There are many reasons that Dickens' story of Scrooge and his three uninvited guests has remained firmly planted in the heart of our culture. One of them has to be the acknowledgment of the spirits that surround us this time of year.
Perhaps it's because this season has so many overtly sensual triggers: the scent of pine or Douglas fir or cinnamon; the sound of bells or carolers or the crunch of snow; the taste of cranberries or fruitcake or indeed eggnog with brandy; the touch of ribbons or ice or pine needles; the sight of Jimmy Stewart holding Zuzu or three year old angels or a church full of congregants raising lit candles.
Some spirits that visit us are not always welcome, nor wanted. Some are wonderful. But whether it is the comforting memory of a grandmother's kitchen or a loved one who is no longer around, or a painful reminder of a rough holiday - we can be like Scrooge and learn from them.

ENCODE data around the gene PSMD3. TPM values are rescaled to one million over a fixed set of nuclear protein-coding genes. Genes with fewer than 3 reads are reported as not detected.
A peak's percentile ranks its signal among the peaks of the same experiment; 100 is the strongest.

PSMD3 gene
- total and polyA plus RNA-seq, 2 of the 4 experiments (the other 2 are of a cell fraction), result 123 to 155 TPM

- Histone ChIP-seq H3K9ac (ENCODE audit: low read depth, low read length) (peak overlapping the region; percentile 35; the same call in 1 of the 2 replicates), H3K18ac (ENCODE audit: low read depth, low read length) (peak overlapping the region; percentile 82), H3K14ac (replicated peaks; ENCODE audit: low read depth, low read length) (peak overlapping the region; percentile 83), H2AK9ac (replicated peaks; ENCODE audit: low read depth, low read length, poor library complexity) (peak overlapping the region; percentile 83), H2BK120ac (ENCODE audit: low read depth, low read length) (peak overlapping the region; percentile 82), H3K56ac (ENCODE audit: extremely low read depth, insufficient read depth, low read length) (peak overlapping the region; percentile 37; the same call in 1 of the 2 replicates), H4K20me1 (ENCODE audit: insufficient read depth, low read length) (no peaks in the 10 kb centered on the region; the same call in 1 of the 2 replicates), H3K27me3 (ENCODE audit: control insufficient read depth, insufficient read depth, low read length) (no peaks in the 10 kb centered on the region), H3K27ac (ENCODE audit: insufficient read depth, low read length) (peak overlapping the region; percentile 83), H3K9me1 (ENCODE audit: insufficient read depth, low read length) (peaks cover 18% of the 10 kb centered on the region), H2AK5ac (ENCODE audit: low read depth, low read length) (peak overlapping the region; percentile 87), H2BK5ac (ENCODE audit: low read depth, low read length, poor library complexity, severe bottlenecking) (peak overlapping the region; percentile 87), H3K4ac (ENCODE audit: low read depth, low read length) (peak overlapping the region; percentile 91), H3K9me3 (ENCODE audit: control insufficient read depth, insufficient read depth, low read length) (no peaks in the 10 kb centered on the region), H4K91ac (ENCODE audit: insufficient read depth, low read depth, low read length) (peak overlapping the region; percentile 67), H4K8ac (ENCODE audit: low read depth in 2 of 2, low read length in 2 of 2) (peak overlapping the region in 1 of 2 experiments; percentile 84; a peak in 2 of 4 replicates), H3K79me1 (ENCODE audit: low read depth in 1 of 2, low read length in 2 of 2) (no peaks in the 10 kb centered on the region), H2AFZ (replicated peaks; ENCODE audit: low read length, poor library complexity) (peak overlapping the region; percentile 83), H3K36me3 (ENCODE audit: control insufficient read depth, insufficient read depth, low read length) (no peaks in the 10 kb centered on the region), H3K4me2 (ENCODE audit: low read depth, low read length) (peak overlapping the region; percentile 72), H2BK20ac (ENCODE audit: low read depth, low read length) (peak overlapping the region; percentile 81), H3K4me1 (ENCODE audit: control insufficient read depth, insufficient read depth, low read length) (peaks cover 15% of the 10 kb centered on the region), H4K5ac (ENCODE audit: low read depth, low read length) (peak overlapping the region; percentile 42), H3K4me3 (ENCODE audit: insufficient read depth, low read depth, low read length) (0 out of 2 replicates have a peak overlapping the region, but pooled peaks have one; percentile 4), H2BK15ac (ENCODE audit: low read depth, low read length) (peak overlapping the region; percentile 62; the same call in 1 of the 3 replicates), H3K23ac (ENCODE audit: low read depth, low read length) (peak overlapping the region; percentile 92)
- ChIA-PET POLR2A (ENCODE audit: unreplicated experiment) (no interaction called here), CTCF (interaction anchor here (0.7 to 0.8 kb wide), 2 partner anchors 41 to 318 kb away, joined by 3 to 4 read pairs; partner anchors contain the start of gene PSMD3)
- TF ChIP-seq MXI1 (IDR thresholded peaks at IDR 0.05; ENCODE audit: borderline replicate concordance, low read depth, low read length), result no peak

At the end of "A Christmas Carol", the Ghost of Christmas Yet To Come shows Scrooge a sobering visage of a town that delights in the death of Scrooge, and his own tombstone. Scrooge's reply is an impassioned one: "Spirit, hear me. I am not the man I was. I will not be the man I must have been but for this intercourse. Why show me this, if I am beyond hope?...Assure me that I yet may change these shadows that you have shown me, by an altered life.... I will honour Christmas in my heart, and try to keep it all the year. I will live in the Past, the Present, and the Future. The Spirits of all Three shall strive within me."
If the Spirits come, let them. Learn from them. Relegate the Painful ones to the Past, enjoy the Pleasant ones in the Present, and allow the TRUE Spirit to guide your future.
God Bless Us, Everyone.